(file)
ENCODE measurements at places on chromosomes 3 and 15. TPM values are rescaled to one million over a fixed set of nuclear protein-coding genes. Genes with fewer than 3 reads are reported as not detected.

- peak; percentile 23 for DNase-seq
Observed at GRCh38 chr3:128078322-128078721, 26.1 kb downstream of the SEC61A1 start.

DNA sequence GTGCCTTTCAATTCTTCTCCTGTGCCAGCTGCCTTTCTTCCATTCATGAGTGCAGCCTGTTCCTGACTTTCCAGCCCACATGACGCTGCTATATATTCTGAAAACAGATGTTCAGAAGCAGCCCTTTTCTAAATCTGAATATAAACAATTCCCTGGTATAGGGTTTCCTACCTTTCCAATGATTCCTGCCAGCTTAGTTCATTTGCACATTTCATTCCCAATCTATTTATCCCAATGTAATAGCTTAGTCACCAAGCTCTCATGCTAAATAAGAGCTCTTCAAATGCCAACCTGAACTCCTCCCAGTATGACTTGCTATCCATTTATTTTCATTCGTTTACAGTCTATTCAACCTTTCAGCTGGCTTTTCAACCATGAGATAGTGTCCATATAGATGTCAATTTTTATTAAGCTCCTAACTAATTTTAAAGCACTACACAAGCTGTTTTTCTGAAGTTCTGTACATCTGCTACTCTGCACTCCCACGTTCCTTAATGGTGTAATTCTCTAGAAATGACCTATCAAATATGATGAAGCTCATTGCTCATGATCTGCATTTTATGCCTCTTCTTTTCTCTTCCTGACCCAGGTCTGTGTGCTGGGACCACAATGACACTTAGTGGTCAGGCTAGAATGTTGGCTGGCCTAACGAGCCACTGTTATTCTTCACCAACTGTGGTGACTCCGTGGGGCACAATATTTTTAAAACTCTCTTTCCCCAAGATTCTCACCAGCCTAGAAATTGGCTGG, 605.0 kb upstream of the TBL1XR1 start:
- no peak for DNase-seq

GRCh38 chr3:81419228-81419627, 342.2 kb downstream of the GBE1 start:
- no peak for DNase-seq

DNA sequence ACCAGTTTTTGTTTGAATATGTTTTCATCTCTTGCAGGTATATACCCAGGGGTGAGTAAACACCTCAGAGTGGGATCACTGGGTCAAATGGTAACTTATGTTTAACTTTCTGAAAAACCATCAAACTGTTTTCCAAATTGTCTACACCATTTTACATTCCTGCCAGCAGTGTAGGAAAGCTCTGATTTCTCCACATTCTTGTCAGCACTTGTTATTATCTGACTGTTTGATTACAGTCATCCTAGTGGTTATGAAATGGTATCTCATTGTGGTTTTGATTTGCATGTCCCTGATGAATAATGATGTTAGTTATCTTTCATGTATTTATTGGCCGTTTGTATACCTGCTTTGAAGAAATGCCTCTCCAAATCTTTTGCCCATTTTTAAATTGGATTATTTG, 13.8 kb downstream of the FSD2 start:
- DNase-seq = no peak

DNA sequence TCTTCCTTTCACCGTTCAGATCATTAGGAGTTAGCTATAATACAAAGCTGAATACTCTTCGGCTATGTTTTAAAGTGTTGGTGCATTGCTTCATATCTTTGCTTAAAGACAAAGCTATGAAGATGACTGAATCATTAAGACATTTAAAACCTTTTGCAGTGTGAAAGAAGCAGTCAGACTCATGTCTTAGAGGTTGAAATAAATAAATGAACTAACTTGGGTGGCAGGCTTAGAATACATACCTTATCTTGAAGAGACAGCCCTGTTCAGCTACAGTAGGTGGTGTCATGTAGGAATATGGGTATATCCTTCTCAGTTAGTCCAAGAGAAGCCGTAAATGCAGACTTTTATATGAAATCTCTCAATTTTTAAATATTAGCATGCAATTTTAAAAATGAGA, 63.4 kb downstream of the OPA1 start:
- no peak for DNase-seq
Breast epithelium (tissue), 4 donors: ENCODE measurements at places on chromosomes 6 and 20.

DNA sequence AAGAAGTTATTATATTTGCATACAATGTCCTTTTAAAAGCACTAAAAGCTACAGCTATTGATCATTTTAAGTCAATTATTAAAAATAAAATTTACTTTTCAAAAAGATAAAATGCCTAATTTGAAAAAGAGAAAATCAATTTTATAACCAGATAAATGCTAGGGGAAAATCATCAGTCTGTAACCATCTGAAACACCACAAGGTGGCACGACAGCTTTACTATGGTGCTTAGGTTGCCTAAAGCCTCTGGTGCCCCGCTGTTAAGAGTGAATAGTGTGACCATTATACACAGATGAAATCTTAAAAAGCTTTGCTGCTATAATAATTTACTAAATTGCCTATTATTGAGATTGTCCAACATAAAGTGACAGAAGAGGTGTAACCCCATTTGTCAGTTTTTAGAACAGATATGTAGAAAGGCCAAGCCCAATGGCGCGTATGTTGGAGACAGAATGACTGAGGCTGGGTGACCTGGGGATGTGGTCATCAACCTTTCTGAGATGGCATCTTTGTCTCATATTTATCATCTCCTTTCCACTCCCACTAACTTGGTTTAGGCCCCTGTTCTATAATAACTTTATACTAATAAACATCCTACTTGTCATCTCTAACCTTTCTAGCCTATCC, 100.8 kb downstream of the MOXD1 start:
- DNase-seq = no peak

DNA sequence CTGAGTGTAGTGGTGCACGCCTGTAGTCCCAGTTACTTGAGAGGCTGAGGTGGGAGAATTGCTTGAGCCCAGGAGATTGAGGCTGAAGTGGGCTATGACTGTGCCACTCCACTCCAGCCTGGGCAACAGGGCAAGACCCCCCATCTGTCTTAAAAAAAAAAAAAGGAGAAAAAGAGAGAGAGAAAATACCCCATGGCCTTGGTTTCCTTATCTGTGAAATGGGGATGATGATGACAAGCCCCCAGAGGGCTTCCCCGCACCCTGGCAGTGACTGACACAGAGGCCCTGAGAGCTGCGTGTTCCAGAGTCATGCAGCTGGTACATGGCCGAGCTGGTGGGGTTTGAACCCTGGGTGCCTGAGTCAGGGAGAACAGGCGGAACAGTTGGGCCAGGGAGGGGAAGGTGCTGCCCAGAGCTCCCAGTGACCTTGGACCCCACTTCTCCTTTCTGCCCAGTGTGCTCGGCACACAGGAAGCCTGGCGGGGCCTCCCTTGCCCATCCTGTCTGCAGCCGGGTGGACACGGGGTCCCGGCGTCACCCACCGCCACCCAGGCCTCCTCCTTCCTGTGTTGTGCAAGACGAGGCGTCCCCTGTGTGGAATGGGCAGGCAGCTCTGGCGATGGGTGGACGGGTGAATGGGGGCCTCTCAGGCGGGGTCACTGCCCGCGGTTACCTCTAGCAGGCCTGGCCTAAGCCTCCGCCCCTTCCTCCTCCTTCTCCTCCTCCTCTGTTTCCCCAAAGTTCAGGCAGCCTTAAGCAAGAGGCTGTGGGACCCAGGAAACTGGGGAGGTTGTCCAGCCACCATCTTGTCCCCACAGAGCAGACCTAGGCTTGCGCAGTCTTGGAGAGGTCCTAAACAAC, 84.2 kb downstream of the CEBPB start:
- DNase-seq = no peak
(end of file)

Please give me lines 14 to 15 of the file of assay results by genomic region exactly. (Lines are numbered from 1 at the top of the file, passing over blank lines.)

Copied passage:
- DNase-seq = no peak

DNA sequence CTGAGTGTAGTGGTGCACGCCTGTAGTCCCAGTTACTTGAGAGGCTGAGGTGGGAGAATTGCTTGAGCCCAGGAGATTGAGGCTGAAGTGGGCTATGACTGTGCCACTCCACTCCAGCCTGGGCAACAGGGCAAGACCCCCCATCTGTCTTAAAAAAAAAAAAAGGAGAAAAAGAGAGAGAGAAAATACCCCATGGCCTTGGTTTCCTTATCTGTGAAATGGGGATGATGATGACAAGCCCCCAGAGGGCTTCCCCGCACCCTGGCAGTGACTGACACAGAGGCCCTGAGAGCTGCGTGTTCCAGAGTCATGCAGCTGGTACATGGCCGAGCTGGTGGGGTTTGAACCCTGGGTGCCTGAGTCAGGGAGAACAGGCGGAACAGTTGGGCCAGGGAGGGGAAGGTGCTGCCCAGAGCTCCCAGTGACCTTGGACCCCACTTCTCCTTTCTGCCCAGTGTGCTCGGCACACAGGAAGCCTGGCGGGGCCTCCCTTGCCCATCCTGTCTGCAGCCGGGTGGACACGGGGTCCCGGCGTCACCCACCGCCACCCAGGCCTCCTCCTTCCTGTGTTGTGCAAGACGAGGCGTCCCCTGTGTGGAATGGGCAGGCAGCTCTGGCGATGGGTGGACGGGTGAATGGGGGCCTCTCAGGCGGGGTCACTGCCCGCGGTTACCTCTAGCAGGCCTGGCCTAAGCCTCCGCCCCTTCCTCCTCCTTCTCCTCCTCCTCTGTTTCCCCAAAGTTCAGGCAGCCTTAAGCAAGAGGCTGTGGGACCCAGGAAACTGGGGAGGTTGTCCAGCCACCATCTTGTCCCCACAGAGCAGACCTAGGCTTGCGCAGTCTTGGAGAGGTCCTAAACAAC, 84.2 kb downstream of the CEBPB start: